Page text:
Tigers prospect Dillon Dingler gets back in swing of things after bout with COVID-19

Detroit News

Lynn Henning
| The Detroit News

Somewhere from the moment he left Toledo the week of Sept. 20 and headed home to North Canton, Ohio, symptoms showed up.

Fever. Chills. A diminished sense of taste.

Then, the diagnosis: COVID-19 had blindsided another Tigers prospect, and another of the millions who have been slammed by a hundred-year pandemic.

Dillon Dingler wasn’t leaving North Canton. Not for 10 days, when he would be isolated at his parents’ home.

Nor was he leaving that week for a trip to Lakeland, Florida, and five weeks of instructional camp at the TigerTown baseball factory.

A season that already had once been quashed last spring in the waning weeks of his junior year at Ohio State, was again getting shut down for a man and right-handed batting catcher who a few days earlier (Sept. 17) turned 22.

“I have yet to know who I got it from,” Dingler said, speaking of his coronavirus bout during a Friday phone conversation. “It could have been from another place, maybe even a gas station.

“None of my friends I was with got it. None of my teammates or my family did. Nobody got it except me.

“I never truly understood where I got it.”

He was in isolation for 10 days, watching big-league playoff baseball, taking in movies here and there, or reading when he wasn’t watching whatever. He didn’t feel overly ill. Didn’t lose any weight. And other than risking death by boredom, there wasn’t any undue misery.

But he was done with baseball — formally, anyway, in 2020.

That, he concedes, is what hurt most: missing those five weeks in Lakeland. And not only because a 35-day baseball seminar would be so enriching for a man who last June was the Tigers’ second pick in this year’s MLB Draft.

Dingler wanted to get acquainted with the other “kids” in the Tigers system. There would be the guys drafted this year — Daniel Cabrera, Trei Cruz, Gage Workman, and Colt Keith. There would be dozens of others who, like him, are all hoping to climb that stepladder known as the minors and someday make it to Detroit. Or to another big-league venue.

Summer school

Some of the guys he already knew. That came courtesy of Dingler’s place on a 60-man summer squad, split between Detroit and Toledo, with his venue Fifth Third Field along with this year’s first-overall pick, Spencer Torkelson, as well as Tigers hot-ticket prospect Riley Greene, and later, Parker Meadows.

There, he got a taste of what big-league pitching is like.

Quite the tutorial it was.

Dingler saw hard stuff. And soft stuff. And pitches that moved at speeds and gyrations he had never seen during those years at Ohio State, where he was captain, and an all-around artisan of such skill that Buckeyes coach Greg Beals even used him in center field.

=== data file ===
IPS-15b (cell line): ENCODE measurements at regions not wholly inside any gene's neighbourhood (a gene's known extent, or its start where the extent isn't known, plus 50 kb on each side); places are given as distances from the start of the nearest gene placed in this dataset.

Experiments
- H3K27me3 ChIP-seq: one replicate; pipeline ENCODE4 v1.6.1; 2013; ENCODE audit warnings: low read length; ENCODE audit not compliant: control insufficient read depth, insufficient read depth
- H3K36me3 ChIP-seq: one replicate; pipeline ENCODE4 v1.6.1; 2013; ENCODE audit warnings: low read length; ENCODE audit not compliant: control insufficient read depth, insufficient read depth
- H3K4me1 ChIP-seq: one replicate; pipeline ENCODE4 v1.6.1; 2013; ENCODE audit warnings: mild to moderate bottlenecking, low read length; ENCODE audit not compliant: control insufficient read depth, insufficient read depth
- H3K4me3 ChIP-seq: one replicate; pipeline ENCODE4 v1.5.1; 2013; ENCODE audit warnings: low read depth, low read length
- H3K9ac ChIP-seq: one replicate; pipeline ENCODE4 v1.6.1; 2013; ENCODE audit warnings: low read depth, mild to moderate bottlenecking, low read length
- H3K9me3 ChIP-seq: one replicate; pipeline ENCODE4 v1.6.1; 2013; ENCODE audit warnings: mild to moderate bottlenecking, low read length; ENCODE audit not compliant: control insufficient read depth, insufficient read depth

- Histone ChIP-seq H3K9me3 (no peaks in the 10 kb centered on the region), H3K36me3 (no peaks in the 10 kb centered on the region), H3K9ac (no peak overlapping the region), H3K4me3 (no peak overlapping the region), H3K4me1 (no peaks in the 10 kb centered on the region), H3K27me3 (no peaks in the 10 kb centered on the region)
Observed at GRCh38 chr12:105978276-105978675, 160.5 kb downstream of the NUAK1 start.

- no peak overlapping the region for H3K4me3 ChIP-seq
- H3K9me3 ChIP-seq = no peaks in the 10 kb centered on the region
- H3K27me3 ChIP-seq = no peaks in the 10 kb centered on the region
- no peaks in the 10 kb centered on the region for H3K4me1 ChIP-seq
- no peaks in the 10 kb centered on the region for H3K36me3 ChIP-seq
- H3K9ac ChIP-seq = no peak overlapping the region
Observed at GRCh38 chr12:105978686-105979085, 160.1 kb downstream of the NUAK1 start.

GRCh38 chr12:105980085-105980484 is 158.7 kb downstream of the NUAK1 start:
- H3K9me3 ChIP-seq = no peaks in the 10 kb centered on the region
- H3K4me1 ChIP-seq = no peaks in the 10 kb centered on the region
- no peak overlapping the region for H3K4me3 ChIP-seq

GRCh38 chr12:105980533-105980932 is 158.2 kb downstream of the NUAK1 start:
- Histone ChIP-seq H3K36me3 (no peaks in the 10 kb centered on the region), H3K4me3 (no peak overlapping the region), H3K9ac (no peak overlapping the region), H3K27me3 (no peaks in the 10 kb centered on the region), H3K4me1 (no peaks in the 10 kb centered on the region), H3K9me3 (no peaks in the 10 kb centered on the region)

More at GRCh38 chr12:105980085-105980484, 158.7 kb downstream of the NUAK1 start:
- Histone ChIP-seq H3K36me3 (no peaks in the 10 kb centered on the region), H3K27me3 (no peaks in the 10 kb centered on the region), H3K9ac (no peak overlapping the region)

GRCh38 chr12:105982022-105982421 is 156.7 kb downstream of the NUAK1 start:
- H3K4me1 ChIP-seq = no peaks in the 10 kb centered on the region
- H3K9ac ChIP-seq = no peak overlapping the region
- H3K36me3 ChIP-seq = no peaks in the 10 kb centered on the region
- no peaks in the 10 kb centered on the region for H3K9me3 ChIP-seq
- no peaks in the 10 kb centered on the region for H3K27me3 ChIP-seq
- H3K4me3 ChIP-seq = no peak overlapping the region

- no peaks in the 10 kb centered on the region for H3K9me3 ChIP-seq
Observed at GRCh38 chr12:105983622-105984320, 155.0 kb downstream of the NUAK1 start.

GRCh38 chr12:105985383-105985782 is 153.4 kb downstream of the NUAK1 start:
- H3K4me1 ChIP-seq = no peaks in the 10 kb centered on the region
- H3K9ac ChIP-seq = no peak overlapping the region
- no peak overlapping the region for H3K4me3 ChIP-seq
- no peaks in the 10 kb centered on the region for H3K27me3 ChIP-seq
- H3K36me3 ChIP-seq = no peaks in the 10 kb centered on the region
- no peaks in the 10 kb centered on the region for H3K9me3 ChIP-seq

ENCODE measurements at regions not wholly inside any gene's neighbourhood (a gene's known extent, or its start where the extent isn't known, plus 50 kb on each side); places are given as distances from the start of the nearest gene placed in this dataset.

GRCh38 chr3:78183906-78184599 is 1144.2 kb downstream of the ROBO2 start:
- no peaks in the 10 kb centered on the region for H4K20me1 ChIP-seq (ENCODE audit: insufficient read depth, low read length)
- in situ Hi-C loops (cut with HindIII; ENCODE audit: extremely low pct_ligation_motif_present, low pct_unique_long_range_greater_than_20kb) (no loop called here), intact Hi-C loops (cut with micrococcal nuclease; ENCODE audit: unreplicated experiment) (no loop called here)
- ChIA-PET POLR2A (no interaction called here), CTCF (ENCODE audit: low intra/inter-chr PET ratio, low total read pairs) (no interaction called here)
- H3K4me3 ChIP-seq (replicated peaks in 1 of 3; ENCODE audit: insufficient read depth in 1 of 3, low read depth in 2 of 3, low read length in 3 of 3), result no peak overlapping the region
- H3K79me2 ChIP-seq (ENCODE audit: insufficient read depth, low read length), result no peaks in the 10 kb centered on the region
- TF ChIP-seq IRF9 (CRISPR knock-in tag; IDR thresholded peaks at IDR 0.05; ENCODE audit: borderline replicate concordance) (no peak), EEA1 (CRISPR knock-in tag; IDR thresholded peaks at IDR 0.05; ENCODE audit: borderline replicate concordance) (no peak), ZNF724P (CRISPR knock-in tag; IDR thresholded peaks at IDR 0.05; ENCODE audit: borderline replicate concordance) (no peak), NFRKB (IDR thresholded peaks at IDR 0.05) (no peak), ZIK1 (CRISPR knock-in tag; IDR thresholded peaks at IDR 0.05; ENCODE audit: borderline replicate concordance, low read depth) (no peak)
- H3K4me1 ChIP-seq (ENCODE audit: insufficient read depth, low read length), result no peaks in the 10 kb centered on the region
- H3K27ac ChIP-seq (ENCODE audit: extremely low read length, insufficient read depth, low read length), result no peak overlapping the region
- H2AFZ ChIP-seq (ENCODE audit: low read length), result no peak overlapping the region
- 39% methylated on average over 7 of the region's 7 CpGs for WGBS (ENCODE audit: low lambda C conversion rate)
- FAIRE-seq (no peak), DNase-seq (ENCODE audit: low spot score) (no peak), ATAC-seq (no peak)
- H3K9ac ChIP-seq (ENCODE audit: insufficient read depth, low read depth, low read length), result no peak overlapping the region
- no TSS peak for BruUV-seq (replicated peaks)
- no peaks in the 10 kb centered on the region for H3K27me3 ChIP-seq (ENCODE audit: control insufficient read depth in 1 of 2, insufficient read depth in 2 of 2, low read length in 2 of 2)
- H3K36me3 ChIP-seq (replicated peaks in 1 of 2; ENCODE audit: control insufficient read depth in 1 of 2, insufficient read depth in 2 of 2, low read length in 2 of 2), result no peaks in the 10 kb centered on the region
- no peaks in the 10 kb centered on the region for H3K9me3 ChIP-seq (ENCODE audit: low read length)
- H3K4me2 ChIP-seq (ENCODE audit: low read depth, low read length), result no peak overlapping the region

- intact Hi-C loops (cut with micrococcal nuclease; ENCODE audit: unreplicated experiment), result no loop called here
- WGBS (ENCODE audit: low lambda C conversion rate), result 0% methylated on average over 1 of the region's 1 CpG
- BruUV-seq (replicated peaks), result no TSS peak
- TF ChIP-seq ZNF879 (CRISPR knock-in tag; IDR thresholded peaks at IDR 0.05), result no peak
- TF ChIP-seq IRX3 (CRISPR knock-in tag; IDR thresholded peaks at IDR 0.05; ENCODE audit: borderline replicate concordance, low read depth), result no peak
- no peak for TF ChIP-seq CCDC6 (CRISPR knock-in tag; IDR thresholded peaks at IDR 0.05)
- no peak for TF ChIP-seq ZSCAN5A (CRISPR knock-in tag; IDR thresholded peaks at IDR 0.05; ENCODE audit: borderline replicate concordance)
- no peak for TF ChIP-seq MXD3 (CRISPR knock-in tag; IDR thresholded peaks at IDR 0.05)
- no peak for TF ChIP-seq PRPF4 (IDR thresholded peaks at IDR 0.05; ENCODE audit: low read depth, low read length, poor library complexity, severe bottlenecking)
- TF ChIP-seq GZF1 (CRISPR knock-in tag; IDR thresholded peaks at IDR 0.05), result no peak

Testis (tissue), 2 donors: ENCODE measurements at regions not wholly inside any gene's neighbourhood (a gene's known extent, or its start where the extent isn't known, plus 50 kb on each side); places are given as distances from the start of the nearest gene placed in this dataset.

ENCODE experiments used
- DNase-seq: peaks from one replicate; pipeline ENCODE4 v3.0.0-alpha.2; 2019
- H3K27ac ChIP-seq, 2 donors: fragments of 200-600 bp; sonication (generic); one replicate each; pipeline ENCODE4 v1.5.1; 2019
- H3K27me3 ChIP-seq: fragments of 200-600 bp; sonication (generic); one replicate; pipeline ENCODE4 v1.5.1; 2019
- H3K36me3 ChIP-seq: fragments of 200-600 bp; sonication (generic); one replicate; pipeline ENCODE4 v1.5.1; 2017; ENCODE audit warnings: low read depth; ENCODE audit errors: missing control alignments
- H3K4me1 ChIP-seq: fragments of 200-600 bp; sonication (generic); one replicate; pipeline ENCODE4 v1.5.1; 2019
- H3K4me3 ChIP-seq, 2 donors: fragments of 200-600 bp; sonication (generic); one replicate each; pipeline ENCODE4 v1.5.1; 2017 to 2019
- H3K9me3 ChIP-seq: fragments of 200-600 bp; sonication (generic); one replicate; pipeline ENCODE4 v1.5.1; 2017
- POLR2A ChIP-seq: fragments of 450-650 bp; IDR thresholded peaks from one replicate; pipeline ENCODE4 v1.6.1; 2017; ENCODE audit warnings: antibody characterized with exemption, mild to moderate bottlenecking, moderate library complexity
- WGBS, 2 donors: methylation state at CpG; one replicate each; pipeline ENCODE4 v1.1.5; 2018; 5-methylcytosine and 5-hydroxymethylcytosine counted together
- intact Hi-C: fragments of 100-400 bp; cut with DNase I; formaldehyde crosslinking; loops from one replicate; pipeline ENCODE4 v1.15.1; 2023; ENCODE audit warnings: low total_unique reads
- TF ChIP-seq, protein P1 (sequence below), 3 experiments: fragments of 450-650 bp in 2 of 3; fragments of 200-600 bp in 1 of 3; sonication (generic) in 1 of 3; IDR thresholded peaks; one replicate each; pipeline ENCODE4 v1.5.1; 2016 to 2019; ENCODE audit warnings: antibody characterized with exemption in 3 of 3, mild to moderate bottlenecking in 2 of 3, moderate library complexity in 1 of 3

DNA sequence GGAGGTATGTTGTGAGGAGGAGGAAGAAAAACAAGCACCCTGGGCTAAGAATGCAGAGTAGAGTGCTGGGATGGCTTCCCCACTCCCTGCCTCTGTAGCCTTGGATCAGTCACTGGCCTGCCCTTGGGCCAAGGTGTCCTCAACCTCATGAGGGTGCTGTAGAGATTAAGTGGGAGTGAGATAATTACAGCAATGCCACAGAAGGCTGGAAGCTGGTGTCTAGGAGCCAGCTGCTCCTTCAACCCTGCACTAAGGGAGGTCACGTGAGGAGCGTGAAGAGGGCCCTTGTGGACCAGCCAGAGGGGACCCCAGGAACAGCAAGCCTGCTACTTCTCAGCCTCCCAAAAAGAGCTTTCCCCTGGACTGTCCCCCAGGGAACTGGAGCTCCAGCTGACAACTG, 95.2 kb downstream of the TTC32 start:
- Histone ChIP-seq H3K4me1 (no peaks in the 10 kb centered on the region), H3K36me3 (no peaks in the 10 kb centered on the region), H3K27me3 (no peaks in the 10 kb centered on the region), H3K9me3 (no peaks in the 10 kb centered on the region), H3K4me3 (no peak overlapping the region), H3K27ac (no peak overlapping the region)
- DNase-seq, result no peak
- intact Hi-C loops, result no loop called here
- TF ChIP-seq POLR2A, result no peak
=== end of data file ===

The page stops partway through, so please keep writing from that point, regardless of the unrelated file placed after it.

The Tigers weren’t bothered that a broken hamate bone crimped part of Dingler’s sophomore season and ruined his shot at playing summer ball at the Cape Cod League where college baseball’s hotshots tend to congregate for a wood-bat experience against America’s best amateurs.

They liked how he hit pretty much at any point during his OSU days: .816 OPS his sophomore season, followed by a 13-game cameo in 2020, with an 1.164 OPS and five home runs in his final week of work, which crashed when COVID shut down the Big Ten and all of college baseball.

Tigers scouts were so impressed with his overall game, and his 6-foot-3, 220-pound superstructure, they drafted him 38th overall and handed him $1.95 million to say farewell to his senior year at OSU.

Then they tossed him to baseball’s wolfpack — a big-league environment in July at Comerica Park, followed by eight weeks at Toledo. All before he had played a single minor-league game.

His bat was turned into ash by too many pitches, even when he did make contact. But the lessons were less discouraging than was the upside of spending two months with big-leaguers or big-league-destined talent.

“I enjoyed every second,” Dingler said Friday. “A big, big learning experience, especially learning a lot from guys about their routines. What’s the norm? And how some of the young — and older — guys had gotten to their particular place.”

He mentioned that “from every single coach down there I learned a lot” and that his biggest takeaway probably dealt with his position: catcher.

“I took a big leap in learning pitchers,” said Dingler, who was a three-sport dazzler at Jackson High, in Massillon, Ohio, with football but one example of his flexibility as he punted, played safety, and worked at wide receiver.